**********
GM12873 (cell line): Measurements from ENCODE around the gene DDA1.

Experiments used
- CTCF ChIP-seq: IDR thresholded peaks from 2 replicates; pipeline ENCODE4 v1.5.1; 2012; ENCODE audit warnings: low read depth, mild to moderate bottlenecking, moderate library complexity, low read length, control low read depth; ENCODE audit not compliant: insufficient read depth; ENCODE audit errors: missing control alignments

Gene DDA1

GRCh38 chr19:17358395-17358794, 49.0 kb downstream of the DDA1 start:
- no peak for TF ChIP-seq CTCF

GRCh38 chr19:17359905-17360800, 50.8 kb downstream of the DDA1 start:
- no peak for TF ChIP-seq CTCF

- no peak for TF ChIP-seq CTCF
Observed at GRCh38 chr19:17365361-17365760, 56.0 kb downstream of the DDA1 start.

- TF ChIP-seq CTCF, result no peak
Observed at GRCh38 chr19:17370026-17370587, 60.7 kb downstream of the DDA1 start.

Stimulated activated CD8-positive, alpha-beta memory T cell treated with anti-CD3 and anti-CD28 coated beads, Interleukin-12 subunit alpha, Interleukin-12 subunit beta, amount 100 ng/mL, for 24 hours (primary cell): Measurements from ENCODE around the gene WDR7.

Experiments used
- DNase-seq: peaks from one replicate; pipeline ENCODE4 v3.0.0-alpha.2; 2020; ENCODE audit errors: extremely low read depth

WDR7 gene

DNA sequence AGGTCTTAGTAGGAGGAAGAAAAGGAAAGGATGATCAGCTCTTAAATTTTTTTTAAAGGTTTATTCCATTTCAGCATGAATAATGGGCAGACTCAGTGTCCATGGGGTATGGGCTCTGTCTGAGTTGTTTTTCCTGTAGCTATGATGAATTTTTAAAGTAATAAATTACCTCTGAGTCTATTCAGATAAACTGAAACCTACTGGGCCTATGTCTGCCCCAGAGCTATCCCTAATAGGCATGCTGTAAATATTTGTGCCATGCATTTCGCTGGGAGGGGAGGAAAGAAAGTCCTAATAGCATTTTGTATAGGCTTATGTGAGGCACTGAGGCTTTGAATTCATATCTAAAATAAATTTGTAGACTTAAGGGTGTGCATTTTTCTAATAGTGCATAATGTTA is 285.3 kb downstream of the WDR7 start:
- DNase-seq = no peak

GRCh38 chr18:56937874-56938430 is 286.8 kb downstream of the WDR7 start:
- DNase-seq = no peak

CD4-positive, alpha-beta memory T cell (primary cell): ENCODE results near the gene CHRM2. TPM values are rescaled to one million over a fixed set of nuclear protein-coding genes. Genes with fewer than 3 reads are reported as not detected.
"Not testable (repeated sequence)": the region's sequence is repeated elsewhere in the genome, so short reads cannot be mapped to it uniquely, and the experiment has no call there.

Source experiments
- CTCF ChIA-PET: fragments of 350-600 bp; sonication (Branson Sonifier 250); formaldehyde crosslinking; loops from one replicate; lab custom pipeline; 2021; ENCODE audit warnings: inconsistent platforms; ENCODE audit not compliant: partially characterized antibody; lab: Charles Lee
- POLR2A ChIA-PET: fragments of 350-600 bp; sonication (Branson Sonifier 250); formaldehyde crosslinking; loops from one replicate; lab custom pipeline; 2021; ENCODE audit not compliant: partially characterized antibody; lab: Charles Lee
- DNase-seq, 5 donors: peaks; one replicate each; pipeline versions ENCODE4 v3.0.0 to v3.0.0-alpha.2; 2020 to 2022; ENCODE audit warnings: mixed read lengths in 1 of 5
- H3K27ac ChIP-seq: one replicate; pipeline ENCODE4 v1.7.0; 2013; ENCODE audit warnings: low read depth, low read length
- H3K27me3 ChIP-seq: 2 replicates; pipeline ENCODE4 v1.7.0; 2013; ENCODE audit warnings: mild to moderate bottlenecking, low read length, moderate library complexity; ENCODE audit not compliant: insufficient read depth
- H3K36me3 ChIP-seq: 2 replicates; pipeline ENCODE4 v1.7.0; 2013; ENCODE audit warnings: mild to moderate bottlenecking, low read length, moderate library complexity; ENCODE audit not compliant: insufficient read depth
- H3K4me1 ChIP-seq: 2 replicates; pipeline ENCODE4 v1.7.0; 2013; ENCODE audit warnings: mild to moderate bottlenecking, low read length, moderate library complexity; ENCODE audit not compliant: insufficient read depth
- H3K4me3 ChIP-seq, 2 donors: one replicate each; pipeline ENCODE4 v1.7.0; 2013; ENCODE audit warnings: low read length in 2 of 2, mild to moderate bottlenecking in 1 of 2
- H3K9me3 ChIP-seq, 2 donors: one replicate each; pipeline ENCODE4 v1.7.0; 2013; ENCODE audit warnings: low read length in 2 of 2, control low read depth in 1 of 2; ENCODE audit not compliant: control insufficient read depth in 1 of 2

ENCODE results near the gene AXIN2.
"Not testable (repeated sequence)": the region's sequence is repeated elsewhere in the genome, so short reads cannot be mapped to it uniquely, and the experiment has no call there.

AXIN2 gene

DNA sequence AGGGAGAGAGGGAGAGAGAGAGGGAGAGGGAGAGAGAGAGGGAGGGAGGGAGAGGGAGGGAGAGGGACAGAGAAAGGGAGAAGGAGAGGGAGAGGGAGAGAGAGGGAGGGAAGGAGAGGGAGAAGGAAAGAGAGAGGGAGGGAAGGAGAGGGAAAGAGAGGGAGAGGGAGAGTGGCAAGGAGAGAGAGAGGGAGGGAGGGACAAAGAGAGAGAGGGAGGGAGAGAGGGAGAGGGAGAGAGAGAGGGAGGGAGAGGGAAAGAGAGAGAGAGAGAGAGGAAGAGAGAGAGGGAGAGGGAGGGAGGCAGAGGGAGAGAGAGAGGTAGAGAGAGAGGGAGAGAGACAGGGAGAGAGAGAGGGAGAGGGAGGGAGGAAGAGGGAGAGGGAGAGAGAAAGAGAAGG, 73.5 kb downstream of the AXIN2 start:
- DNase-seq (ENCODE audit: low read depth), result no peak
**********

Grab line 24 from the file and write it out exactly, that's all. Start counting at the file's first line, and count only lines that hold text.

- CTCF ChIA-PET: fragments of 350-600 bp; sonication (Branson Sonifier 250); formaldehyde crosslinking; loops from one replicate; lab custom pipeline; 2021; ENCODE audit warnings: inconsistent platforms; ENCODE audit not compliant: partially characterized antibody; lab: Charles Lee